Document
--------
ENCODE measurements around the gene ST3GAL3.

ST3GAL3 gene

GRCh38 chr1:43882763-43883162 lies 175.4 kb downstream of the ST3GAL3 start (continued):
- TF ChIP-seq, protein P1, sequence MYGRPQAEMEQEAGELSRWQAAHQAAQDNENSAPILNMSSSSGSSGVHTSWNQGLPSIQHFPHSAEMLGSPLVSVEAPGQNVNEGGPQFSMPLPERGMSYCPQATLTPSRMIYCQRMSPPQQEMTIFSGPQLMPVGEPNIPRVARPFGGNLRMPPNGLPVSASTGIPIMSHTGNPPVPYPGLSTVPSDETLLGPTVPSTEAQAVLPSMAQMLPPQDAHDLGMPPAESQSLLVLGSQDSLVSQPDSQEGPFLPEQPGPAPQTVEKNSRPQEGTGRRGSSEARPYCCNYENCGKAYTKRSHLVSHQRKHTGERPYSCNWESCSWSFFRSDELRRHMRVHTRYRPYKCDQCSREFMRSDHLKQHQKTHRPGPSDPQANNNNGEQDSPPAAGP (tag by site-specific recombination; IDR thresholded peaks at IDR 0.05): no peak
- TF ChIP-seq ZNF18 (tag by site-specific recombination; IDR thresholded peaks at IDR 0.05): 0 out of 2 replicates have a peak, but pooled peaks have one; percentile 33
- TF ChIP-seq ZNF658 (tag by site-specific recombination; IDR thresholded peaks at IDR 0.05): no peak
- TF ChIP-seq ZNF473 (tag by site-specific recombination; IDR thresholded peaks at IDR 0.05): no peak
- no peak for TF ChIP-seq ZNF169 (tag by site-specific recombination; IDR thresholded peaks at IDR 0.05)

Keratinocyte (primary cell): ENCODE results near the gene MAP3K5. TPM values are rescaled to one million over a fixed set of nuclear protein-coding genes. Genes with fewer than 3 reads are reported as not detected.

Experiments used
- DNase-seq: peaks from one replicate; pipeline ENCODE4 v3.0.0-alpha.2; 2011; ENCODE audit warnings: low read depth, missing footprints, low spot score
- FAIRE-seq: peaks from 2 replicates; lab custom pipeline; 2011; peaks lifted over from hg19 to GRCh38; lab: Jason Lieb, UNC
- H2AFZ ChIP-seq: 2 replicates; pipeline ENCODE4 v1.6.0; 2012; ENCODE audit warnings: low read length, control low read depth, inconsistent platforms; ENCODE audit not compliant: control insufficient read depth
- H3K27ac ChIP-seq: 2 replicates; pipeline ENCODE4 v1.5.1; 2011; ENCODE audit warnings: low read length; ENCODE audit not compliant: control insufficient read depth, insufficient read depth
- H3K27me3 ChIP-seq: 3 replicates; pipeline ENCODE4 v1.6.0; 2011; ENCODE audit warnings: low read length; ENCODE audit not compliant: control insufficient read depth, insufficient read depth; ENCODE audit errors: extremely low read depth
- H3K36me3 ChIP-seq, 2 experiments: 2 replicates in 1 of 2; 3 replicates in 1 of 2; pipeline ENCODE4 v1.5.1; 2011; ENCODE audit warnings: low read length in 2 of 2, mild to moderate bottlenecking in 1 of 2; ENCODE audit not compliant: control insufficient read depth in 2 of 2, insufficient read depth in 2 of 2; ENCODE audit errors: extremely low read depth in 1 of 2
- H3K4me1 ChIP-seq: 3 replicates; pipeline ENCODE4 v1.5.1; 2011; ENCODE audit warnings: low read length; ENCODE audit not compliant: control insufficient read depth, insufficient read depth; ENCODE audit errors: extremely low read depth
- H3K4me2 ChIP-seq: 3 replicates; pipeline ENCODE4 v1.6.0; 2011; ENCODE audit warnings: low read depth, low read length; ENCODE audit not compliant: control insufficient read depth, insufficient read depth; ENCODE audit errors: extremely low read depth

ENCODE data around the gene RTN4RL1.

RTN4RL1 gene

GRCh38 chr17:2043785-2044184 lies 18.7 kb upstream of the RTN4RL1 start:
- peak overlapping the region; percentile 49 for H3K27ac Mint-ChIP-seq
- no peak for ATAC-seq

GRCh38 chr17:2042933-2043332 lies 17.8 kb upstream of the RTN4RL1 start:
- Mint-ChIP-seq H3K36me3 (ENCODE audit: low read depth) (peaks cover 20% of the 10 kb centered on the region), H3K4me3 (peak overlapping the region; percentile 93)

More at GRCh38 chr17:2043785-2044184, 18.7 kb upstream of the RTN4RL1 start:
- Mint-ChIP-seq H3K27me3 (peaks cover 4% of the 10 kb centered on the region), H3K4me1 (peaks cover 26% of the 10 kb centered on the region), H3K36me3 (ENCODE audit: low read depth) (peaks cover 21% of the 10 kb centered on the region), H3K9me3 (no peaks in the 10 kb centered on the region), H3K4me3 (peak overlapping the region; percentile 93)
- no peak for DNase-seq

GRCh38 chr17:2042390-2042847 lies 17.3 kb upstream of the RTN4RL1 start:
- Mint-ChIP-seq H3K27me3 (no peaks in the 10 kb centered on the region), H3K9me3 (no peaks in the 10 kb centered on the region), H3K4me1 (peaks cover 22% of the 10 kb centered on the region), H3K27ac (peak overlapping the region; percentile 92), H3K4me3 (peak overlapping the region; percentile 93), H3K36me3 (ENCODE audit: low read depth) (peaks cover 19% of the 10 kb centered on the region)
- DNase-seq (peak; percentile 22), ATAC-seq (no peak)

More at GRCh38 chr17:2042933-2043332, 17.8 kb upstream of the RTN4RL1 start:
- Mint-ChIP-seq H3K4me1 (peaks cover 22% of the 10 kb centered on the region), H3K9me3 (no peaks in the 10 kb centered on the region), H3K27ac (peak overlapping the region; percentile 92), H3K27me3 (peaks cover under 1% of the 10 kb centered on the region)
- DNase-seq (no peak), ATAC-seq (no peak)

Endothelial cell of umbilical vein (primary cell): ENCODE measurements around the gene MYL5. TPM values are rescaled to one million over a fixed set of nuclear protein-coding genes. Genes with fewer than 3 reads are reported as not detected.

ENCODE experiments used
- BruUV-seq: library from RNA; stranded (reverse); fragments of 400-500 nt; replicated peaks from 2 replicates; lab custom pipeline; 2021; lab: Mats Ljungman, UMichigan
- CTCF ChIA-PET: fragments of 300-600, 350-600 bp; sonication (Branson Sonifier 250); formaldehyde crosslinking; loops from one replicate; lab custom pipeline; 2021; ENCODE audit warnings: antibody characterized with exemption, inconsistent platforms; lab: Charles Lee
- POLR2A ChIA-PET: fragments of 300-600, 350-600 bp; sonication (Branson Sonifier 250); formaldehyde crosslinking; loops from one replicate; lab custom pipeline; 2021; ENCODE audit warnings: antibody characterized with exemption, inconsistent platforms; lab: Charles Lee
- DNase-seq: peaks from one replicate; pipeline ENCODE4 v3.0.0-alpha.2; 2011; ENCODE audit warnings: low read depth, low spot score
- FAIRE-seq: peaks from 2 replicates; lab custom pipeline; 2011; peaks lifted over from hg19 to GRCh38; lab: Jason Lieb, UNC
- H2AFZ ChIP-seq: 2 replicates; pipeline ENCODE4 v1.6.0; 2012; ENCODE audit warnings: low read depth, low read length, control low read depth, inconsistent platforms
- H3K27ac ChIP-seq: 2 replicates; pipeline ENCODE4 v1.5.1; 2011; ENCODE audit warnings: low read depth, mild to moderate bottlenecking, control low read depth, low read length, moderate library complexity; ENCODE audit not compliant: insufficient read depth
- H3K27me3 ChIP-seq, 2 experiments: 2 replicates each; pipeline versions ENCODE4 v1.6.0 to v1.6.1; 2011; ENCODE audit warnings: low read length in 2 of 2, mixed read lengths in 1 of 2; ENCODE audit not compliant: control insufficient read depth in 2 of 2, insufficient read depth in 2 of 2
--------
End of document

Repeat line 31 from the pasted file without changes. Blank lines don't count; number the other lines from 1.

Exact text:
- DNase-seq (peak; percentile 22), ATAC-seq (no peak)